Last updated: June 1, 2017

An overview of commonly used proofreading symbols

If you've ever had a hard copy of a document proofread, chances are that you're familiar with the strange typology of professional proofreaders. Your returned document is so full of symbols (hieroglyphics? squiggles? cuneiform script?!) that you think it has been translated into Martian!

These strange markings are the "footprint" that your proofreader has left on the document to highlight where changes need to be made to the text. The proofreader uses a series of symbols and abbreviations to suggest changes, correct spelling errors, improve punctuation, and generally enhance the quality and readability of a hard copy document.

Locating proofreading marks

In hard copy proofreading, corrections typically appear in the left or right margins beside the line containing the error. A mark is also placed in the text to indicate where the correction needs to be made. A caret (^) indicates an addition, and a line through the text indicates a deletion or a replacement. Proofreading marks are traditionally written in red ink for better visibility.

Frequently used proofreading marks

Delete: Proofreading mark for "delete."Proofreading mark for "delete.", or Proofreading mark for "delete."

Delete a letter: a diagonal line through the letter with the delete mark in the margin

Delete a word: a straight line through the word with the delete mark in the margin

Transpose: Proofreading mark for transpose.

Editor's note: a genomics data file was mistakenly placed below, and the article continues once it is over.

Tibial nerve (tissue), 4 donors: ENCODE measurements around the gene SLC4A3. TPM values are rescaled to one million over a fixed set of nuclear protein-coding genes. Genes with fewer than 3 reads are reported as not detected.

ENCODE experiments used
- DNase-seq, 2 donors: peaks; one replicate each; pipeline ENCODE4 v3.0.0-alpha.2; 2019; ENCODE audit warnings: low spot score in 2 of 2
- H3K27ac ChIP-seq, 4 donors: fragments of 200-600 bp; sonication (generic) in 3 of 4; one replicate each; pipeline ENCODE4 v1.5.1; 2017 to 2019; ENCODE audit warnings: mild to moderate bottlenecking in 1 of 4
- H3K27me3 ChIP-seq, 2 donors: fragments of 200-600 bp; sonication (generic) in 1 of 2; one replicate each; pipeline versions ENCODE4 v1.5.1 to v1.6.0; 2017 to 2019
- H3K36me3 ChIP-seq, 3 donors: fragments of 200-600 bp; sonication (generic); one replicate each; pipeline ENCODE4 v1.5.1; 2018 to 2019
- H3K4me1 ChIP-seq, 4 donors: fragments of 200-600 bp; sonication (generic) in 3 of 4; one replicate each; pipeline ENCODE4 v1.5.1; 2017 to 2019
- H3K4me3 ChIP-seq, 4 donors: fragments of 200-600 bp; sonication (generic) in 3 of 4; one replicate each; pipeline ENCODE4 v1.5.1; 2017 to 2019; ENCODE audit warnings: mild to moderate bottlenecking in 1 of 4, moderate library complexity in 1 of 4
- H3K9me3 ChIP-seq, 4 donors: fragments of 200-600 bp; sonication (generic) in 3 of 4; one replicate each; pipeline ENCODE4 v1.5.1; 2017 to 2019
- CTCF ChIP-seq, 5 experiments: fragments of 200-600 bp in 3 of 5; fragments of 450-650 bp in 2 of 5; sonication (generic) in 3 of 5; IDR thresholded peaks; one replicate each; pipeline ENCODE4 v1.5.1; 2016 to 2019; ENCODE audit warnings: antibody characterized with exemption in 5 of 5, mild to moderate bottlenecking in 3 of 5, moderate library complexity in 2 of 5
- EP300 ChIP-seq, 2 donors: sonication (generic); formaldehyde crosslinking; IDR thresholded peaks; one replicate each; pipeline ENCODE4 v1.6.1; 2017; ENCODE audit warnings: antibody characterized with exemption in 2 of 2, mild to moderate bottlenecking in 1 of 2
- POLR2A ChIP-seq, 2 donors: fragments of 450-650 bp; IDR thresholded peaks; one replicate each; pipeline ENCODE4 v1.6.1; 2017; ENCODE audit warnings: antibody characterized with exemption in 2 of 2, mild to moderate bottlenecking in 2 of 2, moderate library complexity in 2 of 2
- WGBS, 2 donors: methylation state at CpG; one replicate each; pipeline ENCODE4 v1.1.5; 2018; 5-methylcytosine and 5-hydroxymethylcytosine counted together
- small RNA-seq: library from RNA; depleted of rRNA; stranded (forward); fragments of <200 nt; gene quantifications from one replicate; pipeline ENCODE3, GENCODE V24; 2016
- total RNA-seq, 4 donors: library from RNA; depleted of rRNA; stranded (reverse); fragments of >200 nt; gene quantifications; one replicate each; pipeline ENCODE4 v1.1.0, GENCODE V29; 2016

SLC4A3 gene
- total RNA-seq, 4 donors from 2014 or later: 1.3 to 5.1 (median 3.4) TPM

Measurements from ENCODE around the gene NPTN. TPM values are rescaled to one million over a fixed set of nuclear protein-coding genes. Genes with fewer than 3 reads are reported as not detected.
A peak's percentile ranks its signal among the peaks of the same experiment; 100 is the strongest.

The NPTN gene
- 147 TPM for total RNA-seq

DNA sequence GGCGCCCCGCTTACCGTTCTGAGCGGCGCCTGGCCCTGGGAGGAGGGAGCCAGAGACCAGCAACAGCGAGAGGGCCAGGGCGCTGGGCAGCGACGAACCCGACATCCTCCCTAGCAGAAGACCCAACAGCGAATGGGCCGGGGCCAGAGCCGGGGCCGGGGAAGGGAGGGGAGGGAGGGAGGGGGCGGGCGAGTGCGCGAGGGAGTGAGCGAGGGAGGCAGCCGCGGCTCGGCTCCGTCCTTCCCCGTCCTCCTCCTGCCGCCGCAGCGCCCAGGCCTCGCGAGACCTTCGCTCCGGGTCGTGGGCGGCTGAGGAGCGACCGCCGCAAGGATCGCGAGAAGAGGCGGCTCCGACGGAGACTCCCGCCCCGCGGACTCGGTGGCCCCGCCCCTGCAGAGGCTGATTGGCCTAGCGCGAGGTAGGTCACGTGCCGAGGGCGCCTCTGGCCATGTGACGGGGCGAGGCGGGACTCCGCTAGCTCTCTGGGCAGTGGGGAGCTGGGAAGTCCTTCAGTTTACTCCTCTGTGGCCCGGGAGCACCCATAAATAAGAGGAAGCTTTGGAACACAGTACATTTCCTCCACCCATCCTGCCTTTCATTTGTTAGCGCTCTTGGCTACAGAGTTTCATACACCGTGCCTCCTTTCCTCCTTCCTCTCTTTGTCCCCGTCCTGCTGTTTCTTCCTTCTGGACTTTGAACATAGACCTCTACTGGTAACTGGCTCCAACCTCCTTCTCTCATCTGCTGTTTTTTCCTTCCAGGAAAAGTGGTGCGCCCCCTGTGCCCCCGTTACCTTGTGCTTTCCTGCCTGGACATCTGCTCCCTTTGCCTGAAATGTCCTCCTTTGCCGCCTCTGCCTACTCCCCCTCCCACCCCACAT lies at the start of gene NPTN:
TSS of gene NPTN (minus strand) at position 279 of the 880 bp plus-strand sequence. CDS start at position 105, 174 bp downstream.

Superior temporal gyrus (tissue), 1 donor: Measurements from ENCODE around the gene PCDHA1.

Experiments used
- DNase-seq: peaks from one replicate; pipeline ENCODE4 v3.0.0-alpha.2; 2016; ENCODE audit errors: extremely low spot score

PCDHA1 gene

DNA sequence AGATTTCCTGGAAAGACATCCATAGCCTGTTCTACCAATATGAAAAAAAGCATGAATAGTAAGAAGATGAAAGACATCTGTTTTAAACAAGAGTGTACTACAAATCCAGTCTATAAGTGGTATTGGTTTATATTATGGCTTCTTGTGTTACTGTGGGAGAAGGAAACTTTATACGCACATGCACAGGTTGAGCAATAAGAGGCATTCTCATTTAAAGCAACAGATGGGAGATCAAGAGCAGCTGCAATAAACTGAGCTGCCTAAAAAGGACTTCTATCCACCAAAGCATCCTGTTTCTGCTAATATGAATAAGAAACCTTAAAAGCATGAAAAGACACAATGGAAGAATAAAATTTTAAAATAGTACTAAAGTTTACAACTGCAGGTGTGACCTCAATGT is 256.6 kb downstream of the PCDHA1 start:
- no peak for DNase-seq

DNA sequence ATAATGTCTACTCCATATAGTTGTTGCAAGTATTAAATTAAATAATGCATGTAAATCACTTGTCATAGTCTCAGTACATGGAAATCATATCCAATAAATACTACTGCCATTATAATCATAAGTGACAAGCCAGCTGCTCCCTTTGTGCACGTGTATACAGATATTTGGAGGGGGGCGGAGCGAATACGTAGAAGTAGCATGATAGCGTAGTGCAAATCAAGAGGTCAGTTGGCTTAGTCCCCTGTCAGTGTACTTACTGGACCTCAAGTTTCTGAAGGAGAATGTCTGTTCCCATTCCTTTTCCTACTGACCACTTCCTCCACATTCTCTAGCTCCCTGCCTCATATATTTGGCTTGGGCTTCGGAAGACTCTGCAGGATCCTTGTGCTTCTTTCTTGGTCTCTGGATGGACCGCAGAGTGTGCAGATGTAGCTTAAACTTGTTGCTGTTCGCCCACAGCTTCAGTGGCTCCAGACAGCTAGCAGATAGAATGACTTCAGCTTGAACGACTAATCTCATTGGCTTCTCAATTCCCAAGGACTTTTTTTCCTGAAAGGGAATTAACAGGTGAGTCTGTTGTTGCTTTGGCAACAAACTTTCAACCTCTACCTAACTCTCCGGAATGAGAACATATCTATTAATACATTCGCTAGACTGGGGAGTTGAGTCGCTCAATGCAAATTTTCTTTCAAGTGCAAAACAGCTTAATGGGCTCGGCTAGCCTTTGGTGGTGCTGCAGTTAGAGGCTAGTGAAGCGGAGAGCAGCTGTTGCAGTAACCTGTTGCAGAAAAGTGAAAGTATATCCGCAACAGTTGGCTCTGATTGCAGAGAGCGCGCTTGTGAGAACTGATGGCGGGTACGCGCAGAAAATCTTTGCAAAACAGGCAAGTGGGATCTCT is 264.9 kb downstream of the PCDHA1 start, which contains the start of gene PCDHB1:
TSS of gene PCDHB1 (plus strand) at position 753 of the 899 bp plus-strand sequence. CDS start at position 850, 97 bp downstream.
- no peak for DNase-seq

Space needed: Proofreading mark for space needed.

Close up a space: Proofreading mark for close up a space.

Delete letters and close up a word: Proofreading mark for delete letters and close up a word.

New paragraph: Proofreading mark for new paragraph.

Period or full stop: Proofreading mark for insert a period.

Semicolon: Proofreading mark for semicolon.or An alternate proofreading mark for semicolon.

Colon: Proofreading mark for colon. or An alternate proofreading mark for colon.

Insert or superscript: Proofreading mark for insert or superscript.

Insert or subscript: Proofreading mark for insert or subscript.

Insert comma: Proofreading mark for insert comma.

Insert apostrophe or single quotation mark: Proofreading mark for insert apostrophe or insert single quotation mark.

Insert double quotation marks: Proofreading mark for insert double quotation marks.

Insert en dash: Proofreading mark for insert en dash., A second proofreading mark for insert en dash., or A third proofreading mark for insert en dash.

Insert em dash: Proofreading mark for insert em dash., A second proofreading mark for insert em dash., or A third proofreading mark for insert em dash.

Centered: Proofreading mark for centered., or An alternate proofreading mark for centered.

Parentheses:  Proofreading mark for parentheses.

Frequently used abbreviations

Let it stand: Proofreading mark for let it stand.

Spelling: Proofreading mark for spelling.

Capitals: Proofreading mark for capitals.

Lowercase: Proofreading mark for lowercase.

Italics: Proofreading mark for italics.

Roman typeface: Proofreading mark for Roman typeface.

Bold typeface: Proofreading mark for bold typeface.

Faulty diction: DICT

Awkwardly expressed or constructed: AWK

Wordy, too verbose: WDY

Wrong word used (e.g. to/too): WW

Eliminate the need for proofreading marks

Deciphering a proofreader's suggested changes used to take hours; fortunately, it doesn't have to any more. Submit your document to any of our proofreading services today for a speedy, easy-to-use document review that makes use of Tracked Changes instead.

Image source: Kay Ransom/


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